Caviste revisited

Published by Sally on November 10, 2011

Inside Caviste, Overton

Inside Caviste, Overton

Wine shop Caviste changed hands earlier this year, and its new managing director is Ben Llewelyn, invited me to their Overton shop for a tasting.

The shops are owned by wholesale and importing company Carte Blanche Wines, which supplies about a third of the Caviste wine list.  Llewelyn said CBW’s search for “growers who can wrestle a vine properly” ensures the producers they represent feel like friends.  The majority of these friends come from the old world.

New ownership means that the range has changed quite dramatically, said Llewelyn, with “over 1,400 lines in the shop, there was a lot of noise that customers were not able to hear through.  We’ve thinned out the range, focusing on a price/quality ratio” that has seen a core range of around 300 wines be put in place amid a total range of around 800 wines. Of the wines I tasted, see below for notes, the Domaine de la Graveirette, Cotes du Rhone 2009, at £11.95 had the best price/quality ratio.

Tastings are an important part of the new business. Llewelyn said “we try to do a tasting a month, for example a ‘tasting and tapas’ or a tasting and discussion masterclass” such as the recent one on northern Rhône wines.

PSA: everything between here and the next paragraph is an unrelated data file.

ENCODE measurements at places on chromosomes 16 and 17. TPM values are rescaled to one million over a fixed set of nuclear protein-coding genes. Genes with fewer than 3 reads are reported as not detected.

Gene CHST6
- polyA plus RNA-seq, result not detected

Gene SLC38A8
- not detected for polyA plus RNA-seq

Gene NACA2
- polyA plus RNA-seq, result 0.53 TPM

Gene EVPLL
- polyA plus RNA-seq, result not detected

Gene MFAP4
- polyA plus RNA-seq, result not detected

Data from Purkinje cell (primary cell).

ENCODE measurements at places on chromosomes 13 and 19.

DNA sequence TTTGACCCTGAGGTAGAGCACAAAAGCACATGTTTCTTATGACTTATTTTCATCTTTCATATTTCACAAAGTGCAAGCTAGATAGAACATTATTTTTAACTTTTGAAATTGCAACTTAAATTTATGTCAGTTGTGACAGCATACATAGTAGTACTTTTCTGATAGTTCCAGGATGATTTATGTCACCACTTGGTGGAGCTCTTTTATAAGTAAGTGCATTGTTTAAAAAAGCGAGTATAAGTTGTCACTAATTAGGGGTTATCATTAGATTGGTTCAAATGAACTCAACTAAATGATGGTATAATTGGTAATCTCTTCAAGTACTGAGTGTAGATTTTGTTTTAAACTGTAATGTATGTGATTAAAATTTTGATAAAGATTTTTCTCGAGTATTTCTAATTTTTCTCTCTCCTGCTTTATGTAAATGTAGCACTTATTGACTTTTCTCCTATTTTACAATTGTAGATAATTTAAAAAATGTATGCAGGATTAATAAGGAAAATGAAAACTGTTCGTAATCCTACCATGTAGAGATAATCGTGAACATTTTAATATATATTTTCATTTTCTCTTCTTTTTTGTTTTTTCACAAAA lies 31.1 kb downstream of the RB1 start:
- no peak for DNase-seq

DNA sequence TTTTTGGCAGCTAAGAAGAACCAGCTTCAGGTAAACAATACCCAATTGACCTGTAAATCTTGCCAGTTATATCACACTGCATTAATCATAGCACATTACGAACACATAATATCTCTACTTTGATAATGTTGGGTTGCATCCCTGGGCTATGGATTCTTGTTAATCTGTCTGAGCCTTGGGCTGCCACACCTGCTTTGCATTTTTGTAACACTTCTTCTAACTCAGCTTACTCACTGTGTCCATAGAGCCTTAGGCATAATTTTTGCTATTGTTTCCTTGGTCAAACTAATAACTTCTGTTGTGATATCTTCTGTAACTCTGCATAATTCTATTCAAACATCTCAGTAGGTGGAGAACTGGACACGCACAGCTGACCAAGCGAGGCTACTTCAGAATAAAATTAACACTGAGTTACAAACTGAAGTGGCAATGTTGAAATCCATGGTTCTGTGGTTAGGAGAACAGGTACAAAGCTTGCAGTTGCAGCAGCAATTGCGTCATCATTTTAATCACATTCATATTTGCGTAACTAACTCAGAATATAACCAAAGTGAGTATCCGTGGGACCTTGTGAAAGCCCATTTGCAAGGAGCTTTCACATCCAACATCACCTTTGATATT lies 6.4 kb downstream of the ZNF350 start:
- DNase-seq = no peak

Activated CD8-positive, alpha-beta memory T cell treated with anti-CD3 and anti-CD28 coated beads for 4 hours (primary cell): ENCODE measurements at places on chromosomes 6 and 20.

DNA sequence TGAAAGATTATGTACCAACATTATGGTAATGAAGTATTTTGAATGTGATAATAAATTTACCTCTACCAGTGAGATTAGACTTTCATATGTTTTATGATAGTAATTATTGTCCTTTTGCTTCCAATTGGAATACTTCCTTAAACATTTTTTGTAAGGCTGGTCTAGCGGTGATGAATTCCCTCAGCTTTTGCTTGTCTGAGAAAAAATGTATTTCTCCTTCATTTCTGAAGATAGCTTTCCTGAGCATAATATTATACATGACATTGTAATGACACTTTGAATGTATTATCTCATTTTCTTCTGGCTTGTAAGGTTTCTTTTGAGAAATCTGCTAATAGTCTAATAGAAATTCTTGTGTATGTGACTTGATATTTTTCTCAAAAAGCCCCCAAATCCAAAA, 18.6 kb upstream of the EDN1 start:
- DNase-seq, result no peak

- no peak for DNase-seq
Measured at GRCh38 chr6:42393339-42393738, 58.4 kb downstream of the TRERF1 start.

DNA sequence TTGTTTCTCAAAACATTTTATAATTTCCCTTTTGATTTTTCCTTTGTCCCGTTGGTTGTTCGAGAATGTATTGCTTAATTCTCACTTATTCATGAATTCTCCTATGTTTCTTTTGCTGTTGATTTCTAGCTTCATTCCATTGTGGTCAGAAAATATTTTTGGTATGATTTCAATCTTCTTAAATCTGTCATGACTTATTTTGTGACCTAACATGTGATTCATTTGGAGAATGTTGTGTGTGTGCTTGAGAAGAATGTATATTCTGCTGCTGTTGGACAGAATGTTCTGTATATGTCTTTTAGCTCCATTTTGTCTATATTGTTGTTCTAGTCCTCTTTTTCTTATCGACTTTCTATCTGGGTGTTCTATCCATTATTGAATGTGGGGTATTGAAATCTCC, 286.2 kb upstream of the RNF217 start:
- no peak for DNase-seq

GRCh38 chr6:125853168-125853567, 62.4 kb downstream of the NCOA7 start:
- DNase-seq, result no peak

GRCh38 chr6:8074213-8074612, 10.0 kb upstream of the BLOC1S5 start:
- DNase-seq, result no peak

Wine tasting, October 2011

A selection put together by Llewelyn “of the wines I like drinking at the moment.”
Kenton Vineyard, Estate White 2010, Devon, England £8.50
11.5%. Made from a blend of ortega, solaris, auxerrois, seyval blanc.
Enticing white peach and elderflower aromatics. Very clean, fresh and lightly balanced, right on the cusp of tasting off dry, in that fresh, perky line.  And decent value for English wine of this calibre.

Domaine d’Uby, Domus 2010, Côtes de Gascogne IGP, France £7.95
11.5%. Blend of colombard and sauvignon blanc.
Muted nose, but palate is fresh, citrus with elderflower and pink grapefruit in abundance. The wine has good volume and density of fruit.  Llewelyn said this should be much more intensely aromatic, but we ran out of time to taste another bottle which he had chilling down. The balance and fruit concentration was fine, and it had all the zinginess and zestiness and pithiness that a good Côtes de Gascogne blanc should have.

Patrick Piuze, Petit Chablis, Cuvé Spéciale Juliette Anais, 2010, France £13.50,
Patrick used to work for Jean-Marc Brocard. This wine is named after his two daughters.
12.5%. Oatmeal and hazelnut cream. Palate has a rich, savoury-fresh edge, with big mealy flavour, much more than your average Petit Chablis. This is in a, pithy, full-fat, obvious and immediate style, which is immediately appealing for that.

Domaine Cheveau, Sur Le Mont 2010, Macon Solutre-Pouilly, France £13.95
13.5%.  Citrus, pithy, steely, nose, on a tight, fresh and vibrant, alive wine. White peach and nectarine in a zingy citrus core. Lots of long, linear flavour, with elegant intensity, in a delicious, lengthy wine.  Jolly nice.

Tierra Agricola La Bastida, Rioja blanco 2010, Spain, £12.95
13%. Six months in oak. 60% viura, 30% malvasia, 10% garnacha blanca.